Today’s blockbuster museum exhibitions are a sideshow compared with the Paris Salon.
Most modern large exhibitions at the Met or the Louvre display between 100 and 150 paintings. The Salon hung as many as 5,318 works (1887), making it about 50 times larger.
If you took all the paintings and lined them up side by side along a highway, frame touching frame, they would stretch for six or eight miles.
The proper term was “The Exhibition of Living Artists.” After 1855 it opened in the Palais des Champs-Elysees, a vast warehouse-like space.
The Salon opened during the first week in May. Admission was one franc, well within the means of working people. As a result, the appreciation for Salon artwork cut across all social classes, as movies do today.
The paintings were grouped by the letter of the artists’ last name, so Manet, Monet, and Meissonier shared a room. Popular paintings were accompanied by guards to keep people from trampling each other.
Paris had a population of around 1.4 million in the later part of the 19th century. Of that number, about a million people visited the exhibition at least once during its six-week run. About 23,000 visitors passed through the doors on average each day.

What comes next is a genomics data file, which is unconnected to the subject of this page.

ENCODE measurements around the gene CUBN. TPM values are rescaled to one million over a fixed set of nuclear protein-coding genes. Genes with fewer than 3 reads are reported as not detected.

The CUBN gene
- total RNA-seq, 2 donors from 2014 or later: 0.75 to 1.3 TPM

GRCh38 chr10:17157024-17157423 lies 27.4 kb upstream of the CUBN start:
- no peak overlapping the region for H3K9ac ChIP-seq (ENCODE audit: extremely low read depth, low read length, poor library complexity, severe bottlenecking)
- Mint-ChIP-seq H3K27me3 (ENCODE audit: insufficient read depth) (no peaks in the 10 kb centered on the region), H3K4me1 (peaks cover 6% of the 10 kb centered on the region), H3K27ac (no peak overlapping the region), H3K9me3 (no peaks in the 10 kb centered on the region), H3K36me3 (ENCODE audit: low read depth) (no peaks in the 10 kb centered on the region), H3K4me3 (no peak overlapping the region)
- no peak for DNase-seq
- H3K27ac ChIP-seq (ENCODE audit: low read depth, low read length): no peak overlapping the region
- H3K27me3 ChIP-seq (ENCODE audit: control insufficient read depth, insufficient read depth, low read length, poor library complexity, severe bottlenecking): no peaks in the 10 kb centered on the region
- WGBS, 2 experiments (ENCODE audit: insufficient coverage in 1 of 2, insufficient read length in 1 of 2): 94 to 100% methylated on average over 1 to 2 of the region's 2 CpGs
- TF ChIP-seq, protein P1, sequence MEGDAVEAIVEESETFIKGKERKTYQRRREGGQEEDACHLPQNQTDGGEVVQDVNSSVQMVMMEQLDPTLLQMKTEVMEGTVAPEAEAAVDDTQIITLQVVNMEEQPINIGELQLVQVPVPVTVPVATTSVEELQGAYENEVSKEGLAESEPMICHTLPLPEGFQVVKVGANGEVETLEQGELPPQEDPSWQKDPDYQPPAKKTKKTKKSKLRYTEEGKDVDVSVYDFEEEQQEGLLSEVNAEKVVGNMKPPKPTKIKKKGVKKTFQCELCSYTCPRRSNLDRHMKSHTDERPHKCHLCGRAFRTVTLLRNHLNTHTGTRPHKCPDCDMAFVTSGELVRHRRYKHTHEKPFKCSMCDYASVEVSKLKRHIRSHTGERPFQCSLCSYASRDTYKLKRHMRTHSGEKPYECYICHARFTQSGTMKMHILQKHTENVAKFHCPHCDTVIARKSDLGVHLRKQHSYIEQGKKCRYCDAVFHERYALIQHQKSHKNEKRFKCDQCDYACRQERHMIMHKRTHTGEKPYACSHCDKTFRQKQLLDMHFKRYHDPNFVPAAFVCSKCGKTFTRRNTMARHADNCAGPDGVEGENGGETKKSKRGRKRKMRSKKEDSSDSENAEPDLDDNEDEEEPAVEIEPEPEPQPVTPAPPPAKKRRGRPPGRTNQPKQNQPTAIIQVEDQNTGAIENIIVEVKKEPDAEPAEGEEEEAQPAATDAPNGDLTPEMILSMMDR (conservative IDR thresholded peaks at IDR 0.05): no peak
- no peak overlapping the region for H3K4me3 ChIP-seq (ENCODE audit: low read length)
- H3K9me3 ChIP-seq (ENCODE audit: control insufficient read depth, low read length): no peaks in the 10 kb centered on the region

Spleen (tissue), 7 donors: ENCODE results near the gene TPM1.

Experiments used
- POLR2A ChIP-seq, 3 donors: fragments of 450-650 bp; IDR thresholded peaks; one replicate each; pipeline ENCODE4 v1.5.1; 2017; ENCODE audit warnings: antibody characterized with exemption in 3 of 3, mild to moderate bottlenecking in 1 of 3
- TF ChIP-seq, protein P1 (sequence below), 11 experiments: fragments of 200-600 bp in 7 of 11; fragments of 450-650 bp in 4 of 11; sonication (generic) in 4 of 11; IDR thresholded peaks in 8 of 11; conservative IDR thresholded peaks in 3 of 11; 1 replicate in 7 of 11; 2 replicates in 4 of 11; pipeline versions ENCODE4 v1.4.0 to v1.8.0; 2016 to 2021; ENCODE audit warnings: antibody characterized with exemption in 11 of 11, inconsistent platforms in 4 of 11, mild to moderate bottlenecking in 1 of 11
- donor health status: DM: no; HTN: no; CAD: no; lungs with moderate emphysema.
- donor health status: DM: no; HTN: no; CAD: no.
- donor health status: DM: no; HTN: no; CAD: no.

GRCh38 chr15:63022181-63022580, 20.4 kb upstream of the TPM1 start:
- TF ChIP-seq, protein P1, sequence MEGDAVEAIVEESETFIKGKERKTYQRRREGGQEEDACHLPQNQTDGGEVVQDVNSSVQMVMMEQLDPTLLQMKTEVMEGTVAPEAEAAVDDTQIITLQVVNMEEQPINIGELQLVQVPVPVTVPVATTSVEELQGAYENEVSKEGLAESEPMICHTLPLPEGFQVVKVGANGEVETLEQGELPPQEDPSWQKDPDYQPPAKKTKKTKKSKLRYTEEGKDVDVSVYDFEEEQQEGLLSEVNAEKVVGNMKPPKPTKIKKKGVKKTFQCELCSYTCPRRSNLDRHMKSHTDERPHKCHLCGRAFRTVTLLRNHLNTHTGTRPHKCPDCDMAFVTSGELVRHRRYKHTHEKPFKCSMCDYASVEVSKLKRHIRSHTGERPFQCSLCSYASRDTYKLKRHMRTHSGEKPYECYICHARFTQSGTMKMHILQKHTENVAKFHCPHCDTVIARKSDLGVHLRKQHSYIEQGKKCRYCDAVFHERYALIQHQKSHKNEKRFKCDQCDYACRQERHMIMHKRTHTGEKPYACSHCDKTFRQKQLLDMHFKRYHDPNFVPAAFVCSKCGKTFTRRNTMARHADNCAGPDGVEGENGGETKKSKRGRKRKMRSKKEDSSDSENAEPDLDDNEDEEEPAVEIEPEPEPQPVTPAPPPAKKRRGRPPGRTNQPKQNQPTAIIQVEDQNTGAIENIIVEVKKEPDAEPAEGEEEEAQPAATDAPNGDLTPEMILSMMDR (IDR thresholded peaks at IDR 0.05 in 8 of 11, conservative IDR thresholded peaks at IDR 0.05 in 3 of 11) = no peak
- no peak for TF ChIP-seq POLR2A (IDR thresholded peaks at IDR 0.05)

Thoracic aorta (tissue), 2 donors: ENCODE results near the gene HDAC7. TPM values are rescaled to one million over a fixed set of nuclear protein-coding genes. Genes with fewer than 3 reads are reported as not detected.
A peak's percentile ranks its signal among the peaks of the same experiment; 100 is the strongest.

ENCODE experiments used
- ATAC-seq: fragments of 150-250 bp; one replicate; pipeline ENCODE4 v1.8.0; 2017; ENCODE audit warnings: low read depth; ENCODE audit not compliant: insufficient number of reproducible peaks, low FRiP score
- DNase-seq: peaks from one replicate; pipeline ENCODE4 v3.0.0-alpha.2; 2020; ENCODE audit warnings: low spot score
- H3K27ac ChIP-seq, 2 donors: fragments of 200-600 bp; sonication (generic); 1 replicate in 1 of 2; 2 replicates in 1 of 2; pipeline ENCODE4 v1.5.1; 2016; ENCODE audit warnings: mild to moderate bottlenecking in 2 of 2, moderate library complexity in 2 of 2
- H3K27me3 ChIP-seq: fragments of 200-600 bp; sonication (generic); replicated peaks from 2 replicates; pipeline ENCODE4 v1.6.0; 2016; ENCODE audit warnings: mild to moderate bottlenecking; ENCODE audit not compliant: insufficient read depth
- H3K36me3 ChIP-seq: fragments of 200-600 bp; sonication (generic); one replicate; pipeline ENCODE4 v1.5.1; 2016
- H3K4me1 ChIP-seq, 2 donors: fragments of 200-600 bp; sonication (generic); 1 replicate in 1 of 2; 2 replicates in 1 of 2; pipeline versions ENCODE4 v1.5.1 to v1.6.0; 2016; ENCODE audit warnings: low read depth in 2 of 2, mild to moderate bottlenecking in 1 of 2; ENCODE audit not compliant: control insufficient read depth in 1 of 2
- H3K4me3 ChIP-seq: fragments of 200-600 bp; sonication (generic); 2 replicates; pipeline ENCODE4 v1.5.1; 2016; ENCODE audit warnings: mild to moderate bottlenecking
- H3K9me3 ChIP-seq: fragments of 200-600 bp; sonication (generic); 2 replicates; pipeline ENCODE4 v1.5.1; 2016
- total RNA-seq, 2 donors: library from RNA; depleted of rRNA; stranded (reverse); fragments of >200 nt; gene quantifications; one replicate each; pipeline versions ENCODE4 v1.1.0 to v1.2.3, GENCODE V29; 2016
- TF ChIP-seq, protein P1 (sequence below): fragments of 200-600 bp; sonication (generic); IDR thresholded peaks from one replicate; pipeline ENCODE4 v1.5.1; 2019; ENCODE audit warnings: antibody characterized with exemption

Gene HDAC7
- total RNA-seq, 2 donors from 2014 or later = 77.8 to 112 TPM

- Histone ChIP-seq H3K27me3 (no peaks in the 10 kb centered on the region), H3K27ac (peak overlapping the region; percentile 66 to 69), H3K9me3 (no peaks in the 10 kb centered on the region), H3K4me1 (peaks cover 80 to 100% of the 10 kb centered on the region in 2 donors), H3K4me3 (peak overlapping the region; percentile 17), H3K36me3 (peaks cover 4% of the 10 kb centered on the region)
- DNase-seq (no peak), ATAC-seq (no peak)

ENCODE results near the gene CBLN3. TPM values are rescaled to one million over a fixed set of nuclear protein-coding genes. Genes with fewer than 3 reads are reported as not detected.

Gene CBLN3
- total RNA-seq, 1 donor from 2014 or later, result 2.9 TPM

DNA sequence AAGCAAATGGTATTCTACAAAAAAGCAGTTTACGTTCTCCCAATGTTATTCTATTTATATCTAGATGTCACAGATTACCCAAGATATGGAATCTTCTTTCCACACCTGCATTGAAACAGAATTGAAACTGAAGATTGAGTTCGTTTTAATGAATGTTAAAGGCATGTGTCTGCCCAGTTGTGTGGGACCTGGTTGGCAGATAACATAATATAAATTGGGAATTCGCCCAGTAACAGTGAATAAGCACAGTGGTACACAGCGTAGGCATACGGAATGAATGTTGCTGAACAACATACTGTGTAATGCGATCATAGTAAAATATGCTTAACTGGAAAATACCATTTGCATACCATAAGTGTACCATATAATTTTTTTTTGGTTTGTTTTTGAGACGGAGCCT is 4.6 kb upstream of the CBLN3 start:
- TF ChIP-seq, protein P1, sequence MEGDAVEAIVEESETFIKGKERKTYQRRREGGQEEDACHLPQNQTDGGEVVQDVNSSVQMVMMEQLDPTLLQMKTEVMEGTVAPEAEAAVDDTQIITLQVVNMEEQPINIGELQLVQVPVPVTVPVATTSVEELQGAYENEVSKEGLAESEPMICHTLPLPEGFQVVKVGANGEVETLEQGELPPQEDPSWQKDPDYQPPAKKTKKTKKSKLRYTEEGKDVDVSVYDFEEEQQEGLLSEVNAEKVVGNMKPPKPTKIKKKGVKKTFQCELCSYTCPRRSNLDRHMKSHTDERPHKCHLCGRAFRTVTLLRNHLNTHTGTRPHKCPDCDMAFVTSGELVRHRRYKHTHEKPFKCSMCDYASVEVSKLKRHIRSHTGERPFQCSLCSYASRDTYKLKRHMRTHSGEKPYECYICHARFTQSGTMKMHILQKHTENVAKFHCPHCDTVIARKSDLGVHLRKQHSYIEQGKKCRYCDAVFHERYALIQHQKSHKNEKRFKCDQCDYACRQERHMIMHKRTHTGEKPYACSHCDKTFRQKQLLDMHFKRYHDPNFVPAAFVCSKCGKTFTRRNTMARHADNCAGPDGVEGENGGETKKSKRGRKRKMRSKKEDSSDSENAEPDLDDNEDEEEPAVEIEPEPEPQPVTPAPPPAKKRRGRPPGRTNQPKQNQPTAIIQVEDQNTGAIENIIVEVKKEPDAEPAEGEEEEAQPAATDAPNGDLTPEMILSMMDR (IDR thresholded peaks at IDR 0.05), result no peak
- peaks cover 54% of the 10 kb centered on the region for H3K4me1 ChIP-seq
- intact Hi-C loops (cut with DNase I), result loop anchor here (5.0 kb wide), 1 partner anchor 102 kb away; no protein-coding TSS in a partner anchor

By comparison, amongst of the best attended shows at the Met were the Leonardo da Vinci and the El Greco exhibitions. Each of those averaged less than 7,000 people per day, a mere third of the Salon’s attendance.
Adapted from The Judgment of Paris: The Decade that Gave Us Impressionism, By Ross King, link. and The Studios of Paris, by John Milner, link.
Image courtesy Bearded Roman, link.